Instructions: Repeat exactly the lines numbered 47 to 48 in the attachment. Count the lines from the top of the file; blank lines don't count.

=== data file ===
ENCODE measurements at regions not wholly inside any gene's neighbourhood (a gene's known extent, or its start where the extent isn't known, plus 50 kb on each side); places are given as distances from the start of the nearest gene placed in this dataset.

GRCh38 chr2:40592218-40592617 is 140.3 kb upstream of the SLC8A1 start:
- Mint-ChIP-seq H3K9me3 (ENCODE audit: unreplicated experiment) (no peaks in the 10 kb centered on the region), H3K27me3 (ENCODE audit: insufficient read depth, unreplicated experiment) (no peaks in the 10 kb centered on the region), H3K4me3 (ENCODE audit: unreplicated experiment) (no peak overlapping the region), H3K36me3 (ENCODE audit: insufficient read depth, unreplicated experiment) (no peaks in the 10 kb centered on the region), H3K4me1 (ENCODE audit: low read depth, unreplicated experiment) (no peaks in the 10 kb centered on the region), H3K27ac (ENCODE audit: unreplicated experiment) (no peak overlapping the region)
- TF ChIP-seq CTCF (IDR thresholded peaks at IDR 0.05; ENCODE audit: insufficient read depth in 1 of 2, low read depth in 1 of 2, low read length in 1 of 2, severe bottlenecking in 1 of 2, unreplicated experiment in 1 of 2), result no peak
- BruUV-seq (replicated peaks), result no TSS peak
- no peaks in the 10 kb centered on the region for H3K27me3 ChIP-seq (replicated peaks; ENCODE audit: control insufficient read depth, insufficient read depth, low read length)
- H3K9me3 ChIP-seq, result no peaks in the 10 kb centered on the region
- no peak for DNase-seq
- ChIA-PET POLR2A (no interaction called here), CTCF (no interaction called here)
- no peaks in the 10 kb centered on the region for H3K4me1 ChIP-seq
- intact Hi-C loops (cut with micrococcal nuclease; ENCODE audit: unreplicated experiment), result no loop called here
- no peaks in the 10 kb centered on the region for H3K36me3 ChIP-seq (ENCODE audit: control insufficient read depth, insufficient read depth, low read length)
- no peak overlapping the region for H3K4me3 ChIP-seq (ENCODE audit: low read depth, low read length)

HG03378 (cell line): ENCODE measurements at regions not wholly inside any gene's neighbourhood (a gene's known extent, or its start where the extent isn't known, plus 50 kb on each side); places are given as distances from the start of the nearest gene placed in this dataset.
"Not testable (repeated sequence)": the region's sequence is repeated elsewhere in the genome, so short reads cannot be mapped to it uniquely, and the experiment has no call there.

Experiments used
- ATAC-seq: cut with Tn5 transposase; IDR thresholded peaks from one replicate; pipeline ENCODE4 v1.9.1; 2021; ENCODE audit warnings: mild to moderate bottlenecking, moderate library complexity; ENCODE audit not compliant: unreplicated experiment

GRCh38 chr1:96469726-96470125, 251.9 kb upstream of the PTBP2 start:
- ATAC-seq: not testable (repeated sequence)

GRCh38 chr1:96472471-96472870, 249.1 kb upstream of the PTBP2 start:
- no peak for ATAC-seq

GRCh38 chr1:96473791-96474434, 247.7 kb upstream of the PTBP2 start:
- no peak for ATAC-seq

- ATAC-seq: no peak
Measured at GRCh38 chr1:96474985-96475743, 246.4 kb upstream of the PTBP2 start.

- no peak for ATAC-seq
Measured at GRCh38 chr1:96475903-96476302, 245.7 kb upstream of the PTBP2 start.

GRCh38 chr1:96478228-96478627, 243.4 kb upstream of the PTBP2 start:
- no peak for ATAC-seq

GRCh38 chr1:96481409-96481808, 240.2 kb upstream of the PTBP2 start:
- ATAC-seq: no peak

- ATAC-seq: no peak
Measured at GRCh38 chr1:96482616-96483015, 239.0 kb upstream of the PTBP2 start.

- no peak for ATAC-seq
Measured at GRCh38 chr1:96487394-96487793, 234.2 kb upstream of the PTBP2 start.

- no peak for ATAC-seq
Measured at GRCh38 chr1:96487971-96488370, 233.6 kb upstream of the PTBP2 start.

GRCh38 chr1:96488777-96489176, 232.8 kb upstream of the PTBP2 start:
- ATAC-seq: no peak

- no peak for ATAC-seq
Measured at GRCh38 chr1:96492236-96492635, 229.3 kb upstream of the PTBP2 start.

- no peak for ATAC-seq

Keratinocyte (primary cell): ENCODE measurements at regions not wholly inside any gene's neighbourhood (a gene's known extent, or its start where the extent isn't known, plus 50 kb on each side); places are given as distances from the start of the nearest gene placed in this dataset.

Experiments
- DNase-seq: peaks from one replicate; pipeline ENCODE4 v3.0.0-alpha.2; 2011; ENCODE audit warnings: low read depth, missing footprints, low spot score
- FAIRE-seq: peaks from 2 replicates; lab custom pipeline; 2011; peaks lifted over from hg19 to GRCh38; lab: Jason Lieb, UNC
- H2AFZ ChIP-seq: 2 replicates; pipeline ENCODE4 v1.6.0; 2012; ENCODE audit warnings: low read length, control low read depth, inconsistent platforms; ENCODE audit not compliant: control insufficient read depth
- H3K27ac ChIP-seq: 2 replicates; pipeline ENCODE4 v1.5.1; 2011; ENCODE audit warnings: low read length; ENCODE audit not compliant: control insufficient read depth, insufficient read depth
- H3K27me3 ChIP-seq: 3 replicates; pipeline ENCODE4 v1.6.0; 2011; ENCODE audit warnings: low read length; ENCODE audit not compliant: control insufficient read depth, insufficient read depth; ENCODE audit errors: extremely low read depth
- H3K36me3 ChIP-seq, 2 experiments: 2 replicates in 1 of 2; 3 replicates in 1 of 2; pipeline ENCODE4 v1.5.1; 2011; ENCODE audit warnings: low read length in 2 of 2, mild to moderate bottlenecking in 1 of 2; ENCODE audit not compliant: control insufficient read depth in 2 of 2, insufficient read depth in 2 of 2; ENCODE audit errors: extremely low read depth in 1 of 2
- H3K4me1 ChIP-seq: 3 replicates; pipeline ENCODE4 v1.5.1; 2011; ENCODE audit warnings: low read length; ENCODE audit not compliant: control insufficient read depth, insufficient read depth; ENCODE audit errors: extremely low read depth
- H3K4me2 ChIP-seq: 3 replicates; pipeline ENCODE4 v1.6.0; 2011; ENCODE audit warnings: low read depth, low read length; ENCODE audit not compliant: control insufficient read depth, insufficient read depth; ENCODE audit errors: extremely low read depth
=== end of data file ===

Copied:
- H2AFZ ChIP-seq: 2 replicates; pipeline ENCODE4 v1.6.0; 2012; ENCODE audit warnings: low read length, control low read depth, inconsistent platforms; ENCODE audit not compliant: control insufficient read depth
- H3K27ac ChIP-seq: 2 replicates; pipeline ENCODE4 v1.5.1; 2011; ENCODE audit warnings: low read length; ENCODE audit not compliant: control insufficient read depth, insufficient read depth